It was on the borders of Italy too that the Waldenses had for unknown ages maintained their simple worship, and amid their mountain homes had kept uncorrupted the faith they had received from the earliest fathers of the Christian church. Content with their own primitive independence, and careless
of the ecclesiastical struggles which had divided the world, they had hitherto dwelt unbarmed while the tumults of war and the relentless vengeance of persecution were saging around them. But the influence of their quiet example and of their spiritual doctrines had not been wholly unfelt, and wherever it was extended it was sure to weaken the hold of the Papacy upon the consciences of men.
The agency of causes like these, in conjunction with the political events of the time, had prepared the way for the Reformation in Italy; and when its doctrines began to be promulgated, they found a ready reception in nearly every portion of the country. In Ferrara they were embraced by the princess who sat upon the ducal throne, and the persecuted Protestants who took refuge within her jurisdiction found in her a powerful protector and a liberal patron. In Modena they were cherished by a large body of scholars who became their teachers among the people, and in Bologna they ranked among their disciples many of the brightest names of the University as well as some of the most distinguished citizens. In Naples they were boldly preached by Bernardino Ochino, a devout and enthusiastic monk, first of the Franciscan and afterwards of the Capuchin order, whose whole nature was kindled by his enlivening faith in the doctrine of justification by grace. He travelled over Italy everywhere proclaiming the new opinions. “ The cities,” says Ranké, "poured out their multitudes to hear him preach; the churches were too small to contain them; the learned and the common people, both sexes, old and young, all were gratified. His coarse garb, his beard that swept his breast, his gray hairs, his pallid, meagre countenance, and the feebleness he had contracted from his obstinate fasts, gave him the aspect of a saint.” In Venice and in Lucca the Lutheran doctrines spread even more widely among the people ; they were eagerly embraced by leading scholars and ecclesiastics, who republished the works of the Reformers of Germany and Switzerland, and openly applauded the principles of spiritual independence which they contained. Both these States were well nigh won over to Protestantism, and were on the eve of declaring against the Papal See, when a complication of political events made the support of the Pontiff necessary to their security, and decided their governments to continue an allegiance which, however it might be hated, could not now be safely dispensed with.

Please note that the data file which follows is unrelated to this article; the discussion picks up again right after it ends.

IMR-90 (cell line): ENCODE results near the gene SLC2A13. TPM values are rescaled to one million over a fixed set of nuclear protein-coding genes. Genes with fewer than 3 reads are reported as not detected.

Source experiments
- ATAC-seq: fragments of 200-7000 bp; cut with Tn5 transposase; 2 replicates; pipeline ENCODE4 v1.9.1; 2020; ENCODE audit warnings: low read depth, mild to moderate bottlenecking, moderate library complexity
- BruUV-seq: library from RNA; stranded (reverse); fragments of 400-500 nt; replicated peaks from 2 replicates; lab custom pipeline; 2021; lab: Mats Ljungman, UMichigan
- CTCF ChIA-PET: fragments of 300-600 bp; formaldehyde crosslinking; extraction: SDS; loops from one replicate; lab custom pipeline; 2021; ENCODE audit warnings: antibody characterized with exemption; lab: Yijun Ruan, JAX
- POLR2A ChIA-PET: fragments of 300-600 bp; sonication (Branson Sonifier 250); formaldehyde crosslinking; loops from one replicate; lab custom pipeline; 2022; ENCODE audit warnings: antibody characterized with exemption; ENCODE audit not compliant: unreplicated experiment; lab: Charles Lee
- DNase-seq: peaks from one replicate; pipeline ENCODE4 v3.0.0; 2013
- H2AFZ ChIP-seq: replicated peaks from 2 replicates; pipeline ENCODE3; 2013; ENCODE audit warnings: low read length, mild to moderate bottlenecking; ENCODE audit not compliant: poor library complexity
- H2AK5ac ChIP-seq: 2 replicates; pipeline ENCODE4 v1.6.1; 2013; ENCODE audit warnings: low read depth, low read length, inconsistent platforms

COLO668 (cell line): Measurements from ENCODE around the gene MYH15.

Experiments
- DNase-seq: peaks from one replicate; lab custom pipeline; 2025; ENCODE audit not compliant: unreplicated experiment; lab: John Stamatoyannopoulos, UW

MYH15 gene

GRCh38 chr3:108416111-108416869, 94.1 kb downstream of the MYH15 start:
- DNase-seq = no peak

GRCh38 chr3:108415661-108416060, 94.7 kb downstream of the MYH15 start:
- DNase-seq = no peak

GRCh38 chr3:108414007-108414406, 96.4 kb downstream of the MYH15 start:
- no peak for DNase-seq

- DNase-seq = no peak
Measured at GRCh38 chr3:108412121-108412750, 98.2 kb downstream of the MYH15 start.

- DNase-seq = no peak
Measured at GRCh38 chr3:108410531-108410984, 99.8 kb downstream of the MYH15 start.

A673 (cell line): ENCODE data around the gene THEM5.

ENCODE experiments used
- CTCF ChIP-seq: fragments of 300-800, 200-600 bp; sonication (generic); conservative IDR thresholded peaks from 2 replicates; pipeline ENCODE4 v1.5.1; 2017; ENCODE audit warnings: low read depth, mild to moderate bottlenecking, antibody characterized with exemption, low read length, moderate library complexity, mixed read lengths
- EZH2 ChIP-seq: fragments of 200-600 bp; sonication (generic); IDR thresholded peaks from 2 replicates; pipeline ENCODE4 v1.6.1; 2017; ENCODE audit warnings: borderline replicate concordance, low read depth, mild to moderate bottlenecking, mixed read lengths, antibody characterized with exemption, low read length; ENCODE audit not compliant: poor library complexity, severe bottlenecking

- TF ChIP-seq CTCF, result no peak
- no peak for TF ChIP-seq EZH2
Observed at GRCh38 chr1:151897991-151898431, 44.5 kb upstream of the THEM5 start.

So widely had the Reformation spread its influence among the States of Italy. In some of them it seemed already triumphant. In others its principles had taken strong hold of
the minds of the people, had altered the tone of the ecclesiastics, and even penetrated the seclusion of the monasteries, and infused a new spirit into the vigils and devotions of the cloistered monks.
To the growth of these new doctrines among his own subjects a Pontiff like Leo X. was not likely to be long indiffer